Perspective Drawing Quiz



9 Questions

What is linear or point-projection perspective?

What is the purpose of perspective drawing?

What is foreshortening?

Who studied linear perspective during the Italian Renaissance?

How does perspective work?

What types of perspective can be used?

Which artists made use of oblique projection?

Who conducted a series of experiments on geometrical perspective in the early 15th century?

What is required to create a perspective image?


Linear or point-projection perspective is a form of graphical projection where the projection lines converge to one or more points. It is an approximate representation of an image as seen by the eye. Perspective drawing is useful for representing a three-dimensional scene in a two-dimensional medium, like paper. Objects appear smaller as their distance from the observer increases, and they are subject to foreshortening. Italian Renaissance painters and architects studied linear perspective, wrote treatises on it, and incorporated it into their artworks. Perspective works by representing the light that passes from a scene through an imaginary rectangle (the picture plane), to the viewer's eye. One-point, two-point, three-point, and curvilinear perspective can be used. Chinese artists made use of oblique projection from the first or second century until the 18th century. Soon after Filippo Brunelleschi conducted a series of experiments between 1415 and 1420, nearly every artist in Florence and in Italy used geometrical perspective in their paintings and sculpture. Perspective images are created with reference to a particular center of vision for the picture plane.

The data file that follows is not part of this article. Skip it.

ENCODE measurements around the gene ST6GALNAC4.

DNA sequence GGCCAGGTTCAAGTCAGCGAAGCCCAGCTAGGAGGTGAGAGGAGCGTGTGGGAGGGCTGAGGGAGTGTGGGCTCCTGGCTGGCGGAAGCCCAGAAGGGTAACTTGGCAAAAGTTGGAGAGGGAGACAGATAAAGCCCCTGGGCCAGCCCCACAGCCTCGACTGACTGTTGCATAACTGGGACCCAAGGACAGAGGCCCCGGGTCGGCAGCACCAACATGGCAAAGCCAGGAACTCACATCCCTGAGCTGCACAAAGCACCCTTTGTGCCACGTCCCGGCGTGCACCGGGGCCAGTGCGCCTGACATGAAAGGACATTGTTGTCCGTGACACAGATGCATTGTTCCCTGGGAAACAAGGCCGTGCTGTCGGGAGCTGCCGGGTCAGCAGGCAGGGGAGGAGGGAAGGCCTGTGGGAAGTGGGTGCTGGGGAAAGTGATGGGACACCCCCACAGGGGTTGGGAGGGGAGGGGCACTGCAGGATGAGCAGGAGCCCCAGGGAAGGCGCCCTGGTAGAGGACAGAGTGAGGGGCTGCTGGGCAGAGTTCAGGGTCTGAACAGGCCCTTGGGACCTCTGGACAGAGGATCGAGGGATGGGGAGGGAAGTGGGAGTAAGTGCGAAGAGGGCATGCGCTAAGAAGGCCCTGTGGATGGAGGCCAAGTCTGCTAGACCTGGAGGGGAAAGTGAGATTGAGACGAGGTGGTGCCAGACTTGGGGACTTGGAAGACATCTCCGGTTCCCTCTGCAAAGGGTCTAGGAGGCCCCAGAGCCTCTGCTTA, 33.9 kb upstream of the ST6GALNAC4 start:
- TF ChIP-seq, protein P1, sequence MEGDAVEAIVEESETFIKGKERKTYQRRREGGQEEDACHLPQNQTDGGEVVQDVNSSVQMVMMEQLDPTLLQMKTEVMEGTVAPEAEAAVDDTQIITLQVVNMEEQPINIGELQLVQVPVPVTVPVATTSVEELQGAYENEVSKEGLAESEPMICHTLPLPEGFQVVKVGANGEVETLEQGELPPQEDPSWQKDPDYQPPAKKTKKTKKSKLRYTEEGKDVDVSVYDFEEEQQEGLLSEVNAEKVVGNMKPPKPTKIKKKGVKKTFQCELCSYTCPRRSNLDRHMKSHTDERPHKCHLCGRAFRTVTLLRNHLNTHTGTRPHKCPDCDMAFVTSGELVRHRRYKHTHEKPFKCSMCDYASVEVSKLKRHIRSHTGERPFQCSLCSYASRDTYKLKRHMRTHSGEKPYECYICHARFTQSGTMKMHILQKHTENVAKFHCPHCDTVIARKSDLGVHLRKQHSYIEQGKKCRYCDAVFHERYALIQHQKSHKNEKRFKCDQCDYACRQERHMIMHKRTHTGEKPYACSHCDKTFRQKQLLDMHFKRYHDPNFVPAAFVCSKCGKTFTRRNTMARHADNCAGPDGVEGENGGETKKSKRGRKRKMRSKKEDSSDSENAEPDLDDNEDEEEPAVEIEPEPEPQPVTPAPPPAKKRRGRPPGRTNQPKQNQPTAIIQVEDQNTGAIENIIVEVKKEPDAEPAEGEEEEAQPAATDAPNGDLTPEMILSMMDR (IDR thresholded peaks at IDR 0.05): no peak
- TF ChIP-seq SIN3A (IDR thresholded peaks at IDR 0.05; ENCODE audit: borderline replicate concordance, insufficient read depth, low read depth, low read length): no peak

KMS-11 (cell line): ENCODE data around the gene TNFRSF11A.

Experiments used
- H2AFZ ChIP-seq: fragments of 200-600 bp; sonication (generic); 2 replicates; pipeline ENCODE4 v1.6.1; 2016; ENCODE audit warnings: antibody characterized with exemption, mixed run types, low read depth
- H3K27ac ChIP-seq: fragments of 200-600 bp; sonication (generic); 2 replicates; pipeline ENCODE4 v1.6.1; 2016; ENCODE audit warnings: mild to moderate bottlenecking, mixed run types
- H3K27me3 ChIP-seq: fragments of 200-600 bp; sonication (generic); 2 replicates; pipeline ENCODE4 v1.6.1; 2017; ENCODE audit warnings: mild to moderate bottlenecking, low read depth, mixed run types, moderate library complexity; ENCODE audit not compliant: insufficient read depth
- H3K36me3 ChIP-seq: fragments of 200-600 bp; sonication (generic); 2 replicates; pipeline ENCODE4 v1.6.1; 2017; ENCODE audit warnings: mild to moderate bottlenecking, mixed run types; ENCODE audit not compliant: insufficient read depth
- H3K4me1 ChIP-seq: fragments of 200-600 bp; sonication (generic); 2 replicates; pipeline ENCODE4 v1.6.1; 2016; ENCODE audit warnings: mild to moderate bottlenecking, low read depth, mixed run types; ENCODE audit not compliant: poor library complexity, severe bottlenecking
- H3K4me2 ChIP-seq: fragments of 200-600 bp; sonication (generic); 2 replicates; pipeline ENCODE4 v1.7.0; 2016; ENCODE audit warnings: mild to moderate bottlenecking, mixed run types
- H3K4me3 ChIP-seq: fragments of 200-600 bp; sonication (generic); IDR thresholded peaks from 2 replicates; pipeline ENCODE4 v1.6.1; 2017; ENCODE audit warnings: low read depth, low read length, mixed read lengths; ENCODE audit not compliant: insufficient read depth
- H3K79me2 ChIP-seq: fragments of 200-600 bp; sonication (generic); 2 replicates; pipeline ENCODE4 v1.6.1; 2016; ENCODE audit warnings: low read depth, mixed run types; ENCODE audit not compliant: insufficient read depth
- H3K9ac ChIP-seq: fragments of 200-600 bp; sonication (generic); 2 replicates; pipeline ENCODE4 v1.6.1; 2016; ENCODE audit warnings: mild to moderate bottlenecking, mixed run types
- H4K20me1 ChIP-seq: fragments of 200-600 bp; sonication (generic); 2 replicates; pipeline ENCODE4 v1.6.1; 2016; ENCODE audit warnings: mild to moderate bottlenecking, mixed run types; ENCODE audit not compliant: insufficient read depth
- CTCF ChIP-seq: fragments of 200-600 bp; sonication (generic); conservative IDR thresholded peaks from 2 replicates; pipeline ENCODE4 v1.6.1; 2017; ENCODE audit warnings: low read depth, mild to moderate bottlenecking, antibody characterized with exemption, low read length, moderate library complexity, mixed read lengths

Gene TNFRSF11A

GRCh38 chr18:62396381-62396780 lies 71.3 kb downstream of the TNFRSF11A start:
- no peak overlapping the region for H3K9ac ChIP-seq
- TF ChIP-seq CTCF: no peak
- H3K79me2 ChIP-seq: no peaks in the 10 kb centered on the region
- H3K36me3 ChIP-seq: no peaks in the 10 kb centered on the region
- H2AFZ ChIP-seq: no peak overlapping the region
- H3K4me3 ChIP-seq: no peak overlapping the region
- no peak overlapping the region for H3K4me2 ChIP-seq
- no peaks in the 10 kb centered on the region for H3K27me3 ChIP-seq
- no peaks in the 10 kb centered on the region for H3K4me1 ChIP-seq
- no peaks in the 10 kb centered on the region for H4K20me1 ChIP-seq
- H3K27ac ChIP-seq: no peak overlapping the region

Test your knowledge of perspective drawing with our quiz! From one-point to curvilinear perspective, this quiz will challenge you to identify the different types of perspective and their characteristics. Learn about the history of perspective in art, from the Italian Renaissance to Chinese art. See how much you know about the techniques and principles of perspective drawing. Take our quiz and discover how well you understand linear and point-projection perspective!

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